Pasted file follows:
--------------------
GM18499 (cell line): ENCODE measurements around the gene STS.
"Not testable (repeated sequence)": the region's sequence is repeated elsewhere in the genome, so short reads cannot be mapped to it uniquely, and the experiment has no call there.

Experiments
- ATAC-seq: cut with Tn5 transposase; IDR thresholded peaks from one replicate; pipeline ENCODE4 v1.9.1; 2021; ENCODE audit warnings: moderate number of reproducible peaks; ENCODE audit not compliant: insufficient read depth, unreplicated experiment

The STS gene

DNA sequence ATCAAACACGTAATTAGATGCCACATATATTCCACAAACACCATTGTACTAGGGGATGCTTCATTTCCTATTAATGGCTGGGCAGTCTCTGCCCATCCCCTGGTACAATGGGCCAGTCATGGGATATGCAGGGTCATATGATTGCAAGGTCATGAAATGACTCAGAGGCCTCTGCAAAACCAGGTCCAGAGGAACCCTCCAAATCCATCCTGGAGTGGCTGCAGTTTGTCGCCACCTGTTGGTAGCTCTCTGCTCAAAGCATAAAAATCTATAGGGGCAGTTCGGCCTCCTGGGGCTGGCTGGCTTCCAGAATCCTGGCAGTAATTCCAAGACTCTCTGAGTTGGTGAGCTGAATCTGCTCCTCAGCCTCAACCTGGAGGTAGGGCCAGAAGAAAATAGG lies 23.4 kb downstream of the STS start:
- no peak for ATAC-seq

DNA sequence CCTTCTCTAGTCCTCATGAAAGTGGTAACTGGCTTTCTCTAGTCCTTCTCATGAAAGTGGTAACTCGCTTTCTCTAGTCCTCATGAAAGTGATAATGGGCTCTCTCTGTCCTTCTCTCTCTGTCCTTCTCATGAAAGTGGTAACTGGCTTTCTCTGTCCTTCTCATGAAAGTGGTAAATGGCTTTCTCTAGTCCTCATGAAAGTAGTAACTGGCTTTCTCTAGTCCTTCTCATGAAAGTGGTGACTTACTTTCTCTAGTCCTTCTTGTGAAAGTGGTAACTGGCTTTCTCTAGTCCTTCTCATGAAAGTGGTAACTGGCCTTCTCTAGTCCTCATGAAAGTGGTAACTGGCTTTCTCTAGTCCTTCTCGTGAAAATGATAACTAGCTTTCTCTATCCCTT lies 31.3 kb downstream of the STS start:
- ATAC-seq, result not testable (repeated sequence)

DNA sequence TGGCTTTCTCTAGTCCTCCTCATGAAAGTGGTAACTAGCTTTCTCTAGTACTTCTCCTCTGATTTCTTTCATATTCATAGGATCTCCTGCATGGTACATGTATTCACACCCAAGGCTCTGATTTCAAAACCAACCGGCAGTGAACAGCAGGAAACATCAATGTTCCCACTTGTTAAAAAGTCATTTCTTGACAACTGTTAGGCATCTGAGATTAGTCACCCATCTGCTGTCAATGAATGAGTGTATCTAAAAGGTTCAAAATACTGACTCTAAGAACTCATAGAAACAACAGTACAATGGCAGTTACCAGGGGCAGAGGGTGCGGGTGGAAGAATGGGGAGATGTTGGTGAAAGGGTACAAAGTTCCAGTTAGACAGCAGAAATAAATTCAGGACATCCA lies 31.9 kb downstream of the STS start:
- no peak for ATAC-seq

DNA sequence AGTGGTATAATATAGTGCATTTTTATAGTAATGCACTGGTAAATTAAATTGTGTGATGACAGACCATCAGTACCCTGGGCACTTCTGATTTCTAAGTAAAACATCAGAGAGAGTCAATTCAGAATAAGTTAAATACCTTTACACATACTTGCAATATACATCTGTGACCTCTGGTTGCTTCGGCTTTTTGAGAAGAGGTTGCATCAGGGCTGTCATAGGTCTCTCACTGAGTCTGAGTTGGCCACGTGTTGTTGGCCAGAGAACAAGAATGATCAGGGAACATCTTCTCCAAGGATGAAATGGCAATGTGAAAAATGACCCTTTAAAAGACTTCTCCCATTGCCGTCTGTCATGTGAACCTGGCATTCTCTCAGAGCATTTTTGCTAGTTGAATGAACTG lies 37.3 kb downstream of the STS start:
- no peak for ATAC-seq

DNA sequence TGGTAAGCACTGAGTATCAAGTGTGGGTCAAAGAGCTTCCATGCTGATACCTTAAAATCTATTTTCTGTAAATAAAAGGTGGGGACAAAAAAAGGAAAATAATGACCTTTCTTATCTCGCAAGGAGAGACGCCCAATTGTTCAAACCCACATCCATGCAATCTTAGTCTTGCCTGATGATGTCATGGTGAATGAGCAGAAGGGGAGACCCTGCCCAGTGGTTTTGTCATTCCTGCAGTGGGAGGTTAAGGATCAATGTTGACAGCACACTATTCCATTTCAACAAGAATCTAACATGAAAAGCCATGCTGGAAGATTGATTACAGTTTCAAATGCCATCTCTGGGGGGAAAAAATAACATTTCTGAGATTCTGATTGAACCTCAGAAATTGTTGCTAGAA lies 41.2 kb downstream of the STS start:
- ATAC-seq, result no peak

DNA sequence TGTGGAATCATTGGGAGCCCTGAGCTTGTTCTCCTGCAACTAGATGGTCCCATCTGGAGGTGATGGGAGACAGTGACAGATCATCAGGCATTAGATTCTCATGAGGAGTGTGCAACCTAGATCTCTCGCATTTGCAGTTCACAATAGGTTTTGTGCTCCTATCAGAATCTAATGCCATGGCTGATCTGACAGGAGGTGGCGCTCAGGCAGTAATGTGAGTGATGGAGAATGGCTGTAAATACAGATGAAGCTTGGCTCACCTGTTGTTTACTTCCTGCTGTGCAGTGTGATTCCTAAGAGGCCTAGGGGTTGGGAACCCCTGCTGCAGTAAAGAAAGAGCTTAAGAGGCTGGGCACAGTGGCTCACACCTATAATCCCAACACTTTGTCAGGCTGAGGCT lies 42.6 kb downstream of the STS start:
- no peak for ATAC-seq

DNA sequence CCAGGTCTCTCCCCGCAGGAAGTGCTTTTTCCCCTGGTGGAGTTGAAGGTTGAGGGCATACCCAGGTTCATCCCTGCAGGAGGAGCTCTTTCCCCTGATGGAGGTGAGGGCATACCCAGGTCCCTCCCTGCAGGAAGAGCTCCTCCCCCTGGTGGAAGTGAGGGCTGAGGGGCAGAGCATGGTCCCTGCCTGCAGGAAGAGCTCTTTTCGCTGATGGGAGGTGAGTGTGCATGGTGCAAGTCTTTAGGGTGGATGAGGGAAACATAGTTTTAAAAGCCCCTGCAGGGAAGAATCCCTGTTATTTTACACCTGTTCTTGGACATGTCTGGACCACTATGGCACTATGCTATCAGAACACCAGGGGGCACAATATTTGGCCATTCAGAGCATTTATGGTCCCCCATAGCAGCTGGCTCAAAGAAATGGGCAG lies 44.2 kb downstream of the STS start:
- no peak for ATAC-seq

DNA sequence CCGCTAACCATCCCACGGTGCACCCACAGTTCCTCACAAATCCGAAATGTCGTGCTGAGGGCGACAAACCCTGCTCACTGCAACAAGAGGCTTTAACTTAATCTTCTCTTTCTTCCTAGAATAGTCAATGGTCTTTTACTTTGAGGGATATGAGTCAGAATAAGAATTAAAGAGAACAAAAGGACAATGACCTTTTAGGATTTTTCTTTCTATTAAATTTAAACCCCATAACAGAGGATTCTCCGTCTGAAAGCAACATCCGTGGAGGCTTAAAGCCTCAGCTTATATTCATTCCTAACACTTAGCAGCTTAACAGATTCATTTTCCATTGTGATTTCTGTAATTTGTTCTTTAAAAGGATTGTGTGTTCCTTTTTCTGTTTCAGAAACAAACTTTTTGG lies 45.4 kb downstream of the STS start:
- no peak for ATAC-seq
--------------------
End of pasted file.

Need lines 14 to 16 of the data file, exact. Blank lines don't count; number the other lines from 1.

DNA sequence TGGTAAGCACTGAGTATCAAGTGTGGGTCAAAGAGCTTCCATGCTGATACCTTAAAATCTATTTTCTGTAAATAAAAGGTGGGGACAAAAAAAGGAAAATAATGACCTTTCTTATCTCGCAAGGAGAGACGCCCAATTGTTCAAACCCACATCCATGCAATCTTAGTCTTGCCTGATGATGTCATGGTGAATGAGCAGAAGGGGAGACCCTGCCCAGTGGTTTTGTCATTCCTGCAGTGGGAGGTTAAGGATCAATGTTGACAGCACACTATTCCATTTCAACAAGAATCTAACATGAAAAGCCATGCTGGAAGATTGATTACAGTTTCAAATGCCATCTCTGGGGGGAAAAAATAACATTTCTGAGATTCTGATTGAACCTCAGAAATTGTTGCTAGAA lies 41.2 kb downstream of the STS start:
- ATAC-seq, result no peak

DNA sequence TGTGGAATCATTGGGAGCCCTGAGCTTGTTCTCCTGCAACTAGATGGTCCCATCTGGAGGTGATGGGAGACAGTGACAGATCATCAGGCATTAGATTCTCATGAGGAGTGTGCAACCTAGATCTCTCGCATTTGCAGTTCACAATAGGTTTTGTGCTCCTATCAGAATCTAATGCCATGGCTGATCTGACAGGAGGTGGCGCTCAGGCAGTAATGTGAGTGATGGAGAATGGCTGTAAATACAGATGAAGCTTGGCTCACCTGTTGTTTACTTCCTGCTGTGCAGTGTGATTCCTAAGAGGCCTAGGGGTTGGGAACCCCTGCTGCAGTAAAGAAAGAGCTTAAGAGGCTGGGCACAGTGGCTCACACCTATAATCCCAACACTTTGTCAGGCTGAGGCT lies 42.6 kb downstream of the STS start: